ICC confirms receiving Oz report on bookie

<img border='0' align='left' title=' ' src='http://www.ndtv.com/convergence/images/thumbnail/ver1/i/icclogo.jpg' class='caption'> The ICC said it has received a report from the Australia team management that a suspected bookie had approached one of their players in London.

Updated: August 19, 2009 16:23 IST
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The International Cricket Council on Wednesday said it has received a report from the Australia team management that a suspected bookie had approached one of their players in London and praised the cricketer for bringing the matter to notice.

"The ICC can confirm that its Anti-Corruption and Security Unit (ACSU) has received a report from the Australia team management concerning an approach to one of its players by a man suspected of links to illegal bookmaking," the ICC said in a statement here.

"There is no evidence of any illegal activity as a result of this approach, which took place following the second Test at Lord's in July, and the ICC would like to place on record its praise for the player approached and the Australia team management for reporting the issue," it said.

"Approaches to players do happen and it would be naive to assume otherwise; if they did not then there would be no need for the continuing existence of the ACSU.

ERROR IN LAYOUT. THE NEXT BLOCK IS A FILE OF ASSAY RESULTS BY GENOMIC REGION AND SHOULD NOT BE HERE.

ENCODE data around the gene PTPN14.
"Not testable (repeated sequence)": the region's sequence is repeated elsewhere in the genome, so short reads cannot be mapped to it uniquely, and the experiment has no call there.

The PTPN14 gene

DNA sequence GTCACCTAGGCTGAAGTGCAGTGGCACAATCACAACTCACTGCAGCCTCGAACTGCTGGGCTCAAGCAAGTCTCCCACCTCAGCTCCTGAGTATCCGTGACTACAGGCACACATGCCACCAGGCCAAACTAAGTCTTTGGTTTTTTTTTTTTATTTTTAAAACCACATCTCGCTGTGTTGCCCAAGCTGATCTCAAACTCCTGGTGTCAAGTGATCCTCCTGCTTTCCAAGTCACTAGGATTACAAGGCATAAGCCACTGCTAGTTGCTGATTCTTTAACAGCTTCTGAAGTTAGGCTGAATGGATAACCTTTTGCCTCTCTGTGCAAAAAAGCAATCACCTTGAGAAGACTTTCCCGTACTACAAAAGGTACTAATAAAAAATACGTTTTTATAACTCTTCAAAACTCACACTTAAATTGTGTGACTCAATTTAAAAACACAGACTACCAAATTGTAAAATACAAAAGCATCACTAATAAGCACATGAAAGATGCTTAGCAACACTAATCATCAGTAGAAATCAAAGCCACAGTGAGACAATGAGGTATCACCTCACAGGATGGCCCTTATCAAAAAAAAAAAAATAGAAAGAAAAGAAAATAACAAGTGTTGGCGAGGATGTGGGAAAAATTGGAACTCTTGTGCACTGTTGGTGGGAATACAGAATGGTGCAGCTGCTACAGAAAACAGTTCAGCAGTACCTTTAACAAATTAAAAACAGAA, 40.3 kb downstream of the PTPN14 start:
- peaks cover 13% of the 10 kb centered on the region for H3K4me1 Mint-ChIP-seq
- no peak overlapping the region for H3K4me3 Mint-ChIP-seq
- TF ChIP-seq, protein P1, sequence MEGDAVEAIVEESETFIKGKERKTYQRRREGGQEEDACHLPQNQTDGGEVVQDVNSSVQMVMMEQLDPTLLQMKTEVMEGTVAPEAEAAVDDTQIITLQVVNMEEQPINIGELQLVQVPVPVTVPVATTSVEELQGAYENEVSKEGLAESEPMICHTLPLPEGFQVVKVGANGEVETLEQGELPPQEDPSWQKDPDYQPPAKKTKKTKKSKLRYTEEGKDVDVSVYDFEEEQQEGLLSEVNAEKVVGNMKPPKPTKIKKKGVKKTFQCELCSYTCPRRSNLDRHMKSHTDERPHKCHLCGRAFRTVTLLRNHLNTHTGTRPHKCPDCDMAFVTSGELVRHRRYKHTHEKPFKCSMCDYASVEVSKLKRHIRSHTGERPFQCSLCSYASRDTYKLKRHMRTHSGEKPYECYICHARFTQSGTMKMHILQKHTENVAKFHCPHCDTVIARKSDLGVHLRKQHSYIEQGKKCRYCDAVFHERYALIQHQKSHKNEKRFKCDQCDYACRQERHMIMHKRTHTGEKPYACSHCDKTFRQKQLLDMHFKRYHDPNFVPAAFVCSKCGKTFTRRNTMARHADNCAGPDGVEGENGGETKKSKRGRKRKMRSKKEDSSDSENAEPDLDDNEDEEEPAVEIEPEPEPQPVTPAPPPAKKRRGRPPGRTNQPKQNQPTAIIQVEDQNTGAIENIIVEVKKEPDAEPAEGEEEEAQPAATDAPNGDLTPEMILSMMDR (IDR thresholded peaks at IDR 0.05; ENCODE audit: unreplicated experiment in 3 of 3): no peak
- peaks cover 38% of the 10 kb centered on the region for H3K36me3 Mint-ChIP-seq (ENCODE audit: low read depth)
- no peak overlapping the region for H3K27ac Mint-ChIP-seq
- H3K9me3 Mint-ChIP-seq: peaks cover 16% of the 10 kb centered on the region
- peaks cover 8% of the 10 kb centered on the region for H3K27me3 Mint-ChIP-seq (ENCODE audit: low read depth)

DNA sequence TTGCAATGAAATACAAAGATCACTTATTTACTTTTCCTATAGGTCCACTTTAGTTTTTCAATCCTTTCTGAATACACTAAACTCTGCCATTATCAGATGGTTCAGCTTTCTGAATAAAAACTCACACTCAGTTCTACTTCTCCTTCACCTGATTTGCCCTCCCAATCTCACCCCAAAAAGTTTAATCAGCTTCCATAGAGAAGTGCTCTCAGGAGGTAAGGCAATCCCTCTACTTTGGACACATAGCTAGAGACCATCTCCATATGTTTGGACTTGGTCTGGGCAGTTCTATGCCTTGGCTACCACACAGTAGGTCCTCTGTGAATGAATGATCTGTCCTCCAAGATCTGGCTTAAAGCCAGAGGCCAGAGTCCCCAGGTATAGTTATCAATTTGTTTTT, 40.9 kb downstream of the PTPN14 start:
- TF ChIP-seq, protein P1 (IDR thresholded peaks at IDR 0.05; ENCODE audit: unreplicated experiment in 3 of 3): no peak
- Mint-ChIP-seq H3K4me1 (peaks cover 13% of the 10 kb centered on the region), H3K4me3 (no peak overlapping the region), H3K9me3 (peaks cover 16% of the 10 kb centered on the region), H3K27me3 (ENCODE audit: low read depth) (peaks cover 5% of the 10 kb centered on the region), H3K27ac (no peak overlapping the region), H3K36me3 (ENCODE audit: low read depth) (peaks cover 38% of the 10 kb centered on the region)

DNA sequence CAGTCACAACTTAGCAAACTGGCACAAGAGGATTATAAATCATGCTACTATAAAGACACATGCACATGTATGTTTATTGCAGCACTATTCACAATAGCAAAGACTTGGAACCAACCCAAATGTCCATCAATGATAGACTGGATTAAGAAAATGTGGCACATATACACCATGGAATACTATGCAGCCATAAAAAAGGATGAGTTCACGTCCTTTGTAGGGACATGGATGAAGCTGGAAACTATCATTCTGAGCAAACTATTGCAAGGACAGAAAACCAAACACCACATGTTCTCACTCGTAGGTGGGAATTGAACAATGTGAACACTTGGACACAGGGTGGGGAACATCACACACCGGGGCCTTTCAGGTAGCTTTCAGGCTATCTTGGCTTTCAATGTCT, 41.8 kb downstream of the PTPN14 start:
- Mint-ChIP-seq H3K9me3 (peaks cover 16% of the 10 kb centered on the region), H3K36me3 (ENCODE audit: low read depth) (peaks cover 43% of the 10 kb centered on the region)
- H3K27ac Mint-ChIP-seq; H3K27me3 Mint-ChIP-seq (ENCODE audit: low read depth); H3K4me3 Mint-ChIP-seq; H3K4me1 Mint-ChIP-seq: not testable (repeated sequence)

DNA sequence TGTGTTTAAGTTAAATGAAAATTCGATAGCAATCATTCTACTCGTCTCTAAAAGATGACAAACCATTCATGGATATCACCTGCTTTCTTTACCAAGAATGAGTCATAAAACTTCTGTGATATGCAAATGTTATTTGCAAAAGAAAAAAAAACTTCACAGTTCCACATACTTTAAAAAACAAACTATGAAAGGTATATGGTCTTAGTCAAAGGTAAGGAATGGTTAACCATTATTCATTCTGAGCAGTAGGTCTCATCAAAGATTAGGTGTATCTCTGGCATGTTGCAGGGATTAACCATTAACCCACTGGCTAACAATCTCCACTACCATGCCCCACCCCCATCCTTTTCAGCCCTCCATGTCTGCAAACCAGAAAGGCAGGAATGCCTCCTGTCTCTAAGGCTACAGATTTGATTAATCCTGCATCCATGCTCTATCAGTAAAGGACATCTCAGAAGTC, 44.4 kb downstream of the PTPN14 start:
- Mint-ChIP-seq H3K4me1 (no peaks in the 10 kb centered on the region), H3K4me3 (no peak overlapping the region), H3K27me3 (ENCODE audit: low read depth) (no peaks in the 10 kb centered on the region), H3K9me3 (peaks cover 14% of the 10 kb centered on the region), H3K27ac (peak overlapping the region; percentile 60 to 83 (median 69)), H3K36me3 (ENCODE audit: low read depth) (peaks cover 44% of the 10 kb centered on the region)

"However, the ICC is confident that all approaches are being reported, it is proud of systems and education processes in place which have created a widespread culture of integrity among the world's top players and it is pleased those players have confidence in the ACSU to report such matters," the statement read.

The ICC did not disclose the identity of the player who was approached in the bar of Australia's hotel in London.

"The ICC does not intend to reveal specifics of any approaches to players because doing so would have the potential to be counter-productive to any investigations and also to relationships of trust the ACSU has developed," the statement said.

The governing body, however, dismissed reports claiming that bookies made similar approach to players during the Twenty20 World Cup.

"There is no indication that any matches in the current Ashes series or the ICC World Twenty20 2009 have been affected by corruption in any way and the ICC is confident the issue is under control," it said.

ICC General Manager Cricket David Richardson said the game needed to retain its integrity and stay clear of corruption.

"Cricket is more popular than ever before and with that popularity comes the opportunities for growth but also challenges such as the one highlighted by the approach to an Australian player.

"The ICC, its members and the ACSU will continue to deal effectively with these challenges to ensure the game remains a great sport with a great spirit," added Richardson.

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